From The Grindhouse Cinema Database
< Wolf Guy
Sonny Chiba is always an entertaining actor whose movies have a high nostalgia value and a huge cult following. Having been a fan of his many martial arts movies, it was surprising to find this small gem sandwiched between his highly entertaining Street Fighter trilogy. Some movies live and die by their premise, as no matter how bad things get, it can still work well if you buy into the fundamental premise of the film. That's what happens in this case as Wolf Guy has a bizarre one for the ages. It has Chiba playing a werewolf detective stuck in the crosshairs of both supernatural cults and government agents out for his (literal) blood.
Based on a manga by Kazumasa Hirai, which had already been adapted into a movie before, Wolf Guy significantly departs from its source material. That earlier movie is a straight adaptation, while this version of Wolf Guy plays very loosely with the manga, which involved a teen werewolf. You actually wonder why it is considered an adaptation as it is only one in name alone.
The movie starts with Sonny Chiba roaming the streets in the night, and he meets a guy who is, to the amazement of everyone, slowly being ripped to shreds by an invisible force. Now this being a detective movie, Sonny goes around being a curious little cat trying to figure out the mystery behind the invisible ripper.
What is both fantastic and dumbfounding about the movie is the twists and turns it takes. Director Kazuhiko Yamaguchi (of the Karate Bear Fighter and Sister Streetfighter trilogy fame) has made one hell of a gonzo cocktail of all the genres that caught his fancy and that somehow works in its favor as a cult genre movie. You cannot predict what turns the movie will take. As it keeps switching genres so often, sometimes even in a single scene, that it is hard to keep track. It goes from a beginning with supernatural creatures and prostitutes with hearts of gold to, yes, all of it tied up into a government conspiracy that makes it rather stupefying. This movie is one scene away from being an incoherent mess, and it flirts with it pretty closely. But Sonny Chiba, as expected, heroically saves the movie from itself. If there are moments where you lose the plot, he will drag you back in with style.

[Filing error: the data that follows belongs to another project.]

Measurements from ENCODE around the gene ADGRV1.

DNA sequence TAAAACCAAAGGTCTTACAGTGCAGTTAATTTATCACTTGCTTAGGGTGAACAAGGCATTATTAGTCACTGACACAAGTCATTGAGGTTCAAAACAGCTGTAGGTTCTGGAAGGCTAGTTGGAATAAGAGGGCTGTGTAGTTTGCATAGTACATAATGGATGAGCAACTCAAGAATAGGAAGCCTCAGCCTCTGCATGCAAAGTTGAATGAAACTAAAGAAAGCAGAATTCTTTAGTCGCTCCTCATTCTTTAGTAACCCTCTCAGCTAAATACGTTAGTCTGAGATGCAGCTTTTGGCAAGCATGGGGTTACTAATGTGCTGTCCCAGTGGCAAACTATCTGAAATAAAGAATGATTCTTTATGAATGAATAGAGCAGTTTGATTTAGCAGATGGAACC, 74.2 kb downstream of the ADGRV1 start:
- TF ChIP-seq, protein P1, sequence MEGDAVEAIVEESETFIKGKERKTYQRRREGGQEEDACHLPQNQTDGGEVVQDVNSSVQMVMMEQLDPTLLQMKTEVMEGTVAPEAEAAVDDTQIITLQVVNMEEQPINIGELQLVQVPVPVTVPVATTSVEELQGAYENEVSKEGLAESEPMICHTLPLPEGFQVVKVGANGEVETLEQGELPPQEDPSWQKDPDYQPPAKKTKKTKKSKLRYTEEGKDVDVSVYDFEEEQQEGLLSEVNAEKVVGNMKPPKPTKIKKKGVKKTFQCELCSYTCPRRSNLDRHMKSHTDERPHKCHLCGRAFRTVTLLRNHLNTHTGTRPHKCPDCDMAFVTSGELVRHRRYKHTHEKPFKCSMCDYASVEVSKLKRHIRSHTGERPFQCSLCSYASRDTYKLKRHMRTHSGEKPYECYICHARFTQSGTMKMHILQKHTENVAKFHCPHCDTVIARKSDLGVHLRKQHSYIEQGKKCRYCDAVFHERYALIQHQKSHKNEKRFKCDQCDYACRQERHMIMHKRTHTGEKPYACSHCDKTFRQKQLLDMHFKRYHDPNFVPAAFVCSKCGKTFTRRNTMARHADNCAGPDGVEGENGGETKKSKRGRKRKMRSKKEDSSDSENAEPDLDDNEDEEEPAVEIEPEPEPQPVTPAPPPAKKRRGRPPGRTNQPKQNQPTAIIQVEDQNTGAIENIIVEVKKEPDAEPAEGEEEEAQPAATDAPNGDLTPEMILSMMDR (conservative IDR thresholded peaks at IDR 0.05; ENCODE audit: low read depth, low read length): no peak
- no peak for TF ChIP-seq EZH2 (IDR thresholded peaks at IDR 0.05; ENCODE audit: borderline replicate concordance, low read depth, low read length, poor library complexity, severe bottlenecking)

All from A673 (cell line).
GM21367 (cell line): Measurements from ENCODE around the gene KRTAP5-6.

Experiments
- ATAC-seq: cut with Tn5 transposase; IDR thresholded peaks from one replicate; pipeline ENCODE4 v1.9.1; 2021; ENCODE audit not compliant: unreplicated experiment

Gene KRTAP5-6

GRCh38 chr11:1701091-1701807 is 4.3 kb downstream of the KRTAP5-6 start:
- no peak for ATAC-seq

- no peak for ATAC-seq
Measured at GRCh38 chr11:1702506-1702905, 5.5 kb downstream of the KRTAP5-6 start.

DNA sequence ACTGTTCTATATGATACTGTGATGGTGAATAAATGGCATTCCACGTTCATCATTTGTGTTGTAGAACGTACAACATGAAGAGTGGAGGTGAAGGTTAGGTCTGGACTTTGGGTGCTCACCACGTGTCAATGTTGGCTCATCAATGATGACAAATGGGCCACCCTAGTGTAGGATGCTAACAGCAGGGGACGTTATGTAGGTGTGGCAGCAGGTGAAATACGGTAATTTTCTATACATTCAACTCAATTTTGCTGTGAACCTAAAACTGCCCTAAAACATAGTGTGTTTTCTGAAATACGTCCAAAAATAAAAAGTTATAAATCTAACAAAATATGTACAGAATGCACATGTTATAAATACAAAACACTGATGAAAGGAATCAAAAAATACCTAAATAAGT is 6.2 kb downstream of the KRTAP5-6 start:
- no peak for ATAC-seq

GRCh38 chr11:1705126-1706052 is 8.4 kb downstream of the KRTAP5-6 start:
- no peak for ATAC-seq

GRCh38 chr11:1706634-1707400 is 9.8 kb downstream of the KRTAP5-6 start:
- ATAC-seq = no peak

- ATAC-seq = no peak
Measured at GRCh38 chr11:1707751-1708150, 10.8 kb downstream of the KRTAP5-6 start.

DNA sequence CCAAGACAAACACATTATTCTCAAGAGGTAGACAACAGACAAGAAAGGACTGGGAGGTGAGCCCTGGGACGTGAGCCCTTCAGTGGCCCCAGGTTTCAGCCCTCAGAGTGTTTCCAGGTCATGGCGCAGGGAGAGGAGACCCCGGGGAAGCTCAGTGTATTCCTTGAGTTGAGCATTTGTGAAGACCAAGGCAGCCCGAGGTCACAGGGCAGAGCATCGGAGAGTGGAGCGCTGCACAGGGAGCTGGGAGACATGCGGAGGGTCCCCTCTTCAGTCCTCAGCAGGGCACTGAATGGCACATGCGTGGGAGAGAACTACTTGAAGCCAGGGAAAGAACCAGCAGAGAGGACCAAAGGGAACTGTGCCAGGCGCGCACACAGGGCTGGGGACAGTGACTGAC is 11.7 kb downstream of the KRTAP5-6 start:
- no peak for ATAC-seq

Take the scene after he gets kidnapped by the government agents out for his blood, so they can duplicate it and farm raise werewolf super-soldiers. The sight of seeing him scoop his intestines back into his stomach using the power of his mind and super werewolf powers is a true highlight. It is a mess for sure, but one that is also deliciously enjoyable as Sonny Chiba, (the mass paperback martial arts movie version of a best seller) completely makes you buy into it.
There is a reason that expecting excellence while watching a movie like this might backfire. You might end up thinking you wasted your time watching a stupid movie. That's not the audience for Wolf Guy. This is one for the cult movie fans to celebrate Sonny Chiba and the experience of watching him slashing and screaming his way to grindhouse immortality.